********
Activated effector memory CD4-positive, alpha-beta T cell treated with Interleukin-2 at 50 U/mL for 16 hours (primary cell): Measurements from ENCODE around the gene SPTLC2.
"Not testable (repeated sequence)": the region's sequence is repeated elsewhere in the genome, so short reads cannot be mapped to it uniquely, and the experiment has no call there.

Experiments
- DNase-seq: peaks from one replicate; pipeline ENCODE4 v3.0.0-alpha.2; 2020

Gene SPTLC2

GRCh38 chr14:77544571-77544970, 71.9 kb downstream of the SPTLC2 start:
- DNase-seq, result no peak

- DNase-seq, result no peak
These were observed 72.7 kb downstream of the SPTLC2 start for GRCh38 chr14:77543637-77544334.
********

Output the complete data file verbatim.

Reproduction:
Activated effector memory CD4-positive, alpha-beta T cell treated with Interleukin-2 at 50 U/mL for 16 hours (primary cell): Measurements from ENCODE around the gene SPTLC2.
"Not testable (repeated sequence)": the region's sequence is repeated elsewhere in the genome, so short reads cannot be mapped to it uniquely, and the experiment has no call there.

Experiments
- DNase-seq: peaks from one replicate; pipeline ENCODE4 v3.0.0-alpha.2; 2020

Gene SPTLC2

GRCh38 chr14:77544571-77544970, 71.9 kb downstream of the SPTLC2 start:
- DNase-seq, result no peak

- DNase-seq, result no peak
These were observed 72.7 kb downstream of the SPTLC2 start for GRCh38 chr14:77543637-77544334.